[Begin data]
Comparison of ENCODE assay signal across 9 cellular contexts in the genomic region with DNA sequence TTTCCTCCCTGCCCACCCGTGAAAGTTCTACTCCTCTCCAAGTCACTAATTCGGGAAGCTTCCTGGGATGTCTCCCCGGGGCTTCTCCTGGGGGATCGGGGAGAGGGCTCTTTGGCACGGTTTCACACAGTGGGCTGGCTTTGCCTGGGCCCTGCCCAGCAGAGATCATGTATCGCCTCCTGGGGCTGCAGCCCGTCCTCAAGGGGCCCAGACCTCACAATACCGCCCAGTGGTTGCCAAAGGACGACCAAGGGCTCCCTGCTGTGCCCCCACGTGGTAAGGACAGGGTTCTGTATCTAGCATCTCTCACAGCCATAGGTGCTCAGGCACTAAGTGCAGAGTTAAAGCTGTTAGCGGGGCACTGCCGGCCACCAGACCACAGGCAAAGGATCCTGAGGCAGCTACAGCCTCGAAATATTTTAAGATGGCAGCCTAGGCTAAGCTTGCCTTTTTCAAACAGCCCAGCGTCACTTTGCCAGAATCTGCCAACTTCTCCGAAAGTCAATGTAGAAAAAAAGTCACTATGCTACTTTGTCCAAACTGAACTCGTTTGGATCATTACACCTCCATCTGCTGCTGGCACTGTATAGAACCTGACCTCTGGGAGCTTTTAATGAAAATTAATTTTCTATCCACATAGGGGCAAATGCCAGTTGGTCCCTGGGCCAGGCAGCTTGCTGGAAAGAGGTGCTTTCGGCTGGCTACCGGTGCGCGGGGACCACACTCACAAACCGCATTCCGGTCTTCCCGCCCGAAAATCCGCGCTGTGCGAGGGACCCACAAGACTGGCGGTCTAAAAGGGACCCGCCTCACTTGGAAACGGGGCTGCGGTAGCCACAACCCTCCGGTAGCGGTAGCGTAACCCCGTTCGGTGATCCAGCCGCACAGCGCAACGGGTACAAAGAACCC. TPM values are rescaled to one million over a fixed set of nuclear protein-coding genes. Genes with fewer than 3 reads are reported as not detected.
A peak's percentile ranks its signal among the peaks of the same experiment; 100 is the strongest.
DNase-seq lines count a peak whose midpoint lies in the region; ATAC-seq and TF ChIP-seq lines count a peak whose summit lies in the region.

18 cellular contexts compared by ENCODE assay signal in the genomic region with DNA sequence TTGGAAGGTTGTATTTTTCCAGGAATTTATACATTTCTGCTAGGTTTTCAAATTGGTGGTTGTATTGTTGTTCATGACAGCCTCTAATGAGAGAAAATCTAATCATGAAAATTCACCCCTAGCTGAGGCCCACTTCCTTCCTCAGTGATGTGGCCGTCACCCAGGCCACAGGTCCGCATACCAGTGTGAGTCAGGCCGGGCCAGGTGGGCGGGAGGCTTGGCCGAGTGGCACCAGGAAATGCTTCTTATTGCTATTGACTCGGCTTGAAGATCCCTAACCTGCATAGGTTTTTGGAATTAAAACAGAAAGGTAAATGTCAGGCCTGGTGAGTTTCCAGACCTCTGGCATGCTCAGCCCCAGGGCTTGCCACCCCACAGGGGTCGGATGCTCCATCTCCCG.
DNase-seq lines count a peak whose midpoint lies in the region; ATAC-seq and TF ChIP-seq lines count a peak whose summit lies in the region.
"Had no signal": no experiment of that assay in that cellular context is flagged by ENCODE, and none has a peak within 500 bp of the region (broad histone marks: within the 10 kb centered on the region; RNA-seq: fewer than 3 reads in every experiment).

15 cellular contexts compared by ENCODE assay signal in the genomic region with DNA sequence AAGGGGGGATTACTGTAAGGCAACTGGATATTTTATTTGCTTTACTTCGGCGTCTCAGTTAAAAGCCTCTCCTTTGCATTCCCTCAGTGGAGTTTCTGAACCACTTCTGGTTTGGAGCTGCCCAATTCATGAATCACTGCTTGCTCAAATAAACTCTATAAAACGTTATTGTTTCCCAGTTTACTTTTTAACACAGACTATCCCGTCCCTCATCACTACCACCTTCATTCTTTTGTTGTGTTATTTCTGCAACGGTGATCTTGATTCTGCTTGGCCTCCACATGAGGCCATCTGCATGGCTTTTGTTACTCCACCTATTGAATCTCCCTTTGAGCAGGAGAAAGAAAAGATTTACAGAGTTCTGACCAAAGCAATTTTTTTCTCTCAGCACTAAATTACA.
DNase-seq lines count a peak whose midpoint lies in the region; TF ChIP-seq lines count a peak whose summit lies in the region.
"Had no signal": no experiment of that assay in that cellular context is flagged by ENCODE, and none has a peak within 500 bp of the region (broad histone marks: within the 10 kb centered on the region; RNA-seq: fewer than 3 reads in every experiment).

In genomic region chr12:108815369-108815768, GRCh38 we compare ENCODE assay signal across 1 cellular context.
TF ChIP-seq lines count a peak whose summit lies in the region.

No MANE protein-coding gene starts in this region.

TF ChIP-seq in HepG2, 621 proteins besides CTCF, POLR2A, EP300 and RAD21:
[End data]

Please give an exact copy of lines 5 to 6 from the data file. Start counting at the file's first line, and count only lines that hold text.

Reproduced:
DNase-seq lines count a peak whose midpoint lies in the region; ATAC-seq and TF ChIP-seq lines count a peak whose summit lies in the region.
"Had no signal": no experiment of that assay in that cellular context is flagged by ENCODE, and none has a peak within 500 bp of the region (broad histone marks: within the 10 kb centered on the region; RNA-seq: fewer than 3 reads in every experiment).